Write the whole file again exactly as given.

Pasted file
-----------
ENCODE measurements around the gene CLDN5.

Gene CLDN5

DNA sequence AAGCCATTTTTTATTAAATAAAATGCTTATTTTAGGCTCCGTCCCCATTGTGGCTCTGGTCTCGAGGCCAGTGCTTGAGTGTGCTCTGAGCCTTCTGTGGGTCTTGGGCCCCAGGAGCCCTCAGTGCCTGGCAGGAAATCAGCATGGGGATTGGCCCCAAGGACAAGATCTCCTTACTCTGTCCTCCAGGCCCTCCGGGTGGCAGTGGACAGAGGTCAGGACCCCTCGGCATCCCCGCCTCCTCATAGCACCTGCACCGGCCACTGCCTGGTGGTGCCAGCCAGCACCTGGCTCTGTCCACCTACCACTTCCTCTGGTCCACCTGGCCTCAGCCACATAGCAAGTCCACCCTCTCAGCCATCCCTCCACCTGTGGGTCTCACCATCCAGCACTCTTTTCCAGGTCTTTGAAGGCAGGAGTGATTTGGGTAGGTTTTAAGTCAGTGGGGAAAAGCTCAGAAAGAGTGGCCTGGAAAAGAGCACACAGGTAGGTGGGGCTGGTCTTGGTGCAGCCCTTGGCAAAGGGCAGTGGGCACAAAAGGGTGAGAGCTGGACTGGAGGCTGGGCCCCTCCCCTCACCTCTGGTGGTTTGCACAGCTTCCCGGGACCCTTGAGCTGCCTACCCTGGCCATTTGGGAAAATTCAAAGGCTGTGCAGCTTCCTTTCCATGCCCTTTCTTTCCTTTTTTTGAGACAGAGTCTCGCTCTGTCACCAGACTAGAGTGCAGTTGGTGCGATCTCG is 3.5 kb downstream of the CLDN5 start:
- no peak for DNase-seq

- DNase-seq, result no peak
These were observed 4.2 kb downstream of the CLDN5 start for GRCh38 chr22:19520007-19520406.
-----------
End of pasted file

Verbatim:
ENCODE measurements around the gene CLDN5.

Gene CLDN5

DNA sequence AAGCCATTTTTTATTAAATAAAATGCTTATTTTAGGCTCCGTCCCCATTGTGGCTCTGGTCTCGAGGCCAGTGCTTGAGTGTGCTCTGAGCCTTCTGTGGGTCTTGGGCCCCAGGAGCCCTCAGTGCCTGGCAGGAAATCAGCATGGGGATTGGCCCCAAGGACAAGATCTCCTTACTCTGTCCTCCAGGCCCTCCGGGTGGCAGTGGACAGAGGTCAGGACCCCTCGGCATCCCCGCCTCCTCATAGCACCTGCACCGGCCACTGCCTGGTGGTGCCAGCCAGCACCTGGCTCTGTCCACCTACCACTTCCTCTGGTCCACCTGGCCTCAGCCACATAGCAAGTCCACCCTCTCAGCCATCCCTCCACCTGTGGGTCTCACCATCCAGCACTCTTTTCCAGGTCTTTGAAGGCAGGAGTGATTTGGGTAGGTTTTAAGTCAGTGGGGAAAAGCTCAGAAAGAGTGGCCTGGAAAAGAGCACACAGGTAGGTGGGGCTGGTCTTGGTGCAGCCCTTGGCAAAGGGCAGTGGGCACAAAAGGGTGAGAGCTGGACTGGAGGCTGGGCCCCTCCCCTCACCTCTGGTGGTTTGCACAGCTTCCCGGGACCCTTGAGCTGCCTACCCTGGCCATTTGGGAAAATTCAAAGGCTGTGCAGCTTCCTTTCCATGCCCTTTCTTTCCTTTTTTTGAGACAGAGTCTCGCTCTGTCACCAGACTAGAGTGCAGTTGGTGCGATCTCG is 3.5 kb downstream of the CLDN5 start:
- no peak for DNase-seq

- DNase-seq, result no peak
These were observed 4.2 kb downstream of the CLDN5 start for GRCh38 chr22:19520007-19520406.